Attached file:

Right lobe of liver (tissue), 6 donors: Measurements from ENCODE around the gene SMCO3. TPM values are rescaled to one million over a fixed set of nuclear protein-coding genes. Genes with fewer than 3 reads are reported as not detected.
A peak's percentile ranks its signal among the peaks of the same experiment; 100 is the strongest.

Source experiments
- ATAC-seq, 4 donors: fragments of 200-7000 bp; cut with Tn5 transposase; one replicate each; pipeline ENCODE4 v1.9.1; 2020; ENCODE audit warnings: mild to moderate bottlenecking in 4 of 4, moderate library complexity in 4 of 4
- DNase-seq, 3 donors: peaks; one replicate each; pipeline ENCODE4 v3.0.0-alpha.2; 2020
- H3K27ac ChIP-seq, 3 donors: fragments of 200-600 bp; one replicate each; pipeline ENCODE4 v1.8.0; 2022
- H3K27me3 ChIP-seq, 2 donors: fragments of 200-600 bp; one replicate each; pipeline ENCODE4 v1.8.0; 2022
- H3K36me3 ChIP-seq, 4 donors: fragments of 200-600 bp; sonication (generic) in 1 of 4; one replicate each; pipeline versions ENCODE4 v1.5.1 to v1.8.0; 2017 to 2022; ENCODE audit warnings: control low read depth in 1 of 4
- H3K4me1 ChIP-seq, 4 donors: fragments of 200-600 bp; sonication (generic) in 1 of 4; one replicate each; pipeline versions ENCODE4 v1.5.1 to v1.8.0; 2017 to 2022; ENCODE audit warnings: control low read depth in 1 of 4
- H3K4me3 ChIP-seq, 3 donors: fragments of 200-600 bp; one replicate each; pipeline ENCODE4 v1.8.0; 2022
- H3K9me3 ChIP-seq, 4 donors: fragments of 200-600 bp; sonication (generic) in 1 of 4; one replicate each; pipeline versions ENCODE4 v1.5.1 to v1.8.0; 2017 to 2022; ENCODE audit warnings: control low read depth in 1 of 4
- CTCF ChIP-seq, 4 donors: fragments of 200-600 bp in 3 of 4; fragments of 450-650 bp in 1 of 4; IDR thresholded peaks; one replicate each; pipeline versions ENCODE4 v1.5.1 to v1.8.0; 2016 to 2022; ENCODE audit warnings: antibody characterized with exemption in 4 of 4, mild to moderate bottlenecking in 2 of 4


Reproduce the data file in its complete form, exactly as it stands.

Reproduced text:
Right lobe of liver (tissue), 6 donors: Measurements from ENCODE around the gene SMCO3. TPM values are rescaled to one million over a fixed set of nuclear protein-coding genes. Genes with fewer than 3 reads are reported as not detected.
A peak's percentile ranks its signal among the peaks of the same experiment; 100 is the strongest.

Source experiments
- ATAC-seq, 4 donors: fragments of 200-7000 bp; cut with Tn5 transposase; one replicate each; pipeline ENCODE4 v1.9.1; 2020; ENCODE audit warnings: mild to moderate bottlenecking in 4 of 4, moderate library complexity in 4 of 4
- DNase-seq, 3 donors: peaks; one replicate each; pipeline ENCODE4 v3.0.0-alpha.2; 2020
- H3K27ac ChIP-seq, 3 donors: fragments of 200-600 bp; one replicate each; pipeline ENCODE4 v1.8.0; 2022
- H3K27me3 ChIP-seq, 2 donors: fragments of 200-600 bp; one replicate each; pipeline ENCODE4 v1.8.0; 2022
- H3K36me3 ChIP-seq, 4 donors: fragments of 200-600 bp; sonication (generic) in 1 of 4; one replicate each; pipeline versions ENCODE4 v1.5.1 to v1.8.0; 2017 to 2022; ENCODE audit warnings: control low read depth in 1 of 4
- H3K4me1 ChIP-seq, 4 donors: fragments of 200-600 bp; sonication (generic) in 1 of 4; one replicate each; pipeline versions ENCODE4 v1.5.1 to v1.8.0; 2017 to 2022; ENCODE audit warnings: control low read depth in 1 of 4
- H3K4me3 ChIP-seq, 3 donors: fragments of 200-600 bp; one replicate each; pipeline ENCODE4 v1.8.0; 2022
- H3K9me3 ChIP-seq, 4 donors: fragments of 200-600 bp; sonication (generic) in 1 of 4; one replicate each; pipeline versions ENCODE4 v1.5.1 to v1.8.0; 2017 to 2022; ENCODE audit warnings: control low read depth in 1 of 4
- CTCF ChIP-seq, 4 donors: fragments of 200-600 bp in 3 of 4; fragments of 450-650 bp in 1 of 4; IDR thresholded peaks; one replicate each; pipeline versions ENCODE4 v1.5.1 to v1.8.0; 2016 to 2022; ENCODE audit warnings: antibody characterized with exemption in 4 of 4, mild to moderate bottlenecking in 2 of 4